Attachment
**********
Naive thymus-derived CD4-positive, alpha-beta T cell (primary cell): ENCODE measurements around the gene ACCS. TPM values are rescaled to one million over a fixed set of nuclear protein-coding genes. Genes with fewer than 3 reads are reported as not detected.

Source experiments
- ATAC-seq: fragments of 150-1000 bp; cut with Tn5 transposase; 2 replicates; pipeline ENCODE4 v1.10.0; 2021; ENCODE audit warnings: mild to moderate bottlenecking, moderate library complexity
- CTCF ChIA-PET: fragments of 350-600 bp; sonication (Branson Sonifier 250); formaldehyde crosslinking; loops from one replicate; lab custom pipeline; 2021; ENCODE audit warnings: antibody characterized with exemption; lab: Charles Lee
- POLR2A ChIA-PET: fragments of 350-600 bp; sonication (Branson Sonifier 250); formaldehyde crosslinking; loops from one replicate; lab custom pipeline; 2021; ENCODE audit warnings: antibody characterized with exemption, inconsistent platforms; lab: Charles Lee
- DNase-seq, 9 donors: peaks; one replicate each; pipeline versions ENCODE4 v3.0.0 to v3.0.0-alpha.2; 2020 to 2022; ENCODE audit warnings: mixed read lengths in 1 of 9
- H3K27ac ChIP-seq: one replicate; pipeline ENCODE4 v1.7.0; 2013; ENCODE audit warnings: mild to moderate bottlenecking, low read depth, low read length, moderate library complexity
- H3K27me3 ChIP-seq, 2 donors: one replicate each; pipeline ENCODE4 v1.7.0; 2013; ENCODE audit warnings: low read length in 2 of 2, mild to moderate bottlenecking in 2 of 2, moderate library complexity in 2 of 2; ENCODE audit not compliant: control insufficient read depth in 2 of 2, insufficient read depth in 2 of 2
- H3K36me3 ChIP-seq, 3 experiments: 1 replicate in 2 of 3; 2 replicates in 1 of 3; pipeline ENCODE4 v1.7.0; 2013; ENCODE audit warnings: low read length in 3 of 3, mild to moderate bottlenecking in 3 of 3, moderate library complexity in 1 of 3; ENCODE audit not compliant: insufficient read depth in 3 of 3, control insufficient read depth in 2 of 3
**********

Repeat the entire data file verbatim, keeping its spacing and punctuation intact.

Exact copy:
Naive thymus-derived CD4-positive, alpha-beta T cell (primary cell): ENCODE measurements around the gene ACCS. TPM values are rescaled to one million over a fixed set of nuclear protein-coding genes. Genes with fewer than 3 reads are reported as not detected.

Source experiments
- ATAC-seq: fragments of 150-1000 bp; cut with Tn5 transposase; 2 replicates; pipeline ENCODE4 v1.10.0; 2021; ENCODE audit warnings: mild to moderate bottlenecking, moderate library complexity
- CTCF ChIA-PET: fragments of 350-600 bp; sonication (Branson Sonifier 250); formaldehyde crosslinking; loops from one replicate; lab custom pipeline; 2021; ENCODE audit warnings: antibody characterized with exemption; lab: Charles Lee
- POLR2A ChIA-PET: fragments of 350-600 bp; sonication (Branson Sonifier 250); formaldehyde crosslinking; loops from one replicate; lab custom pipeline; 2021; ENCODE audit warnings: antibody characterized with exemption, inconsistent platforms; lab: Charles Lee
- DNase-seq, 9 donors: peaks; one replicate each; pipeline versions ENCODE4 v3.0.0 to v3.0.0-alpha.2; 2020 to 2022; ENCODE audit warnings: mixed read lengths in 1 of 9
- H3K27ac ChIP-seq: one replicate; pipeline ENCODE4 v1.7.0; 2013; ENCODE audit warnings: mild to moderate bottlenecking, low read depth, low read length, moderate library complexity
- H3K27me3 ChIP-seq, 2 donors: one replicate each; pipeline ENCODE4 v1.7.0; 2013; ENCODE audit warnings: low read length in 2 of 2, mild to moderate bottlenecking in 2 of 2, moderate library complexity in 2 of 2; ENCODE audit not compliant: control insufficient read depth in 2 of 2, insufficient read depth in 2 of 2
- H3K36me3 ChIP-seq, 3 experiments: 1 replicate in 2 of 3; 2 replicates in 1 of 3; pipeline ENCODE4 v1.7.0; 2013; ENCODE audit warnings: low read length in 3 of 3, mild to moderate bottlenecking in 3 of 3, moderate library complexity in 1 of 3; ENCODE audit not compliant: insufficient read depth in 3 of 3, control insufficient read depth in 2 of 3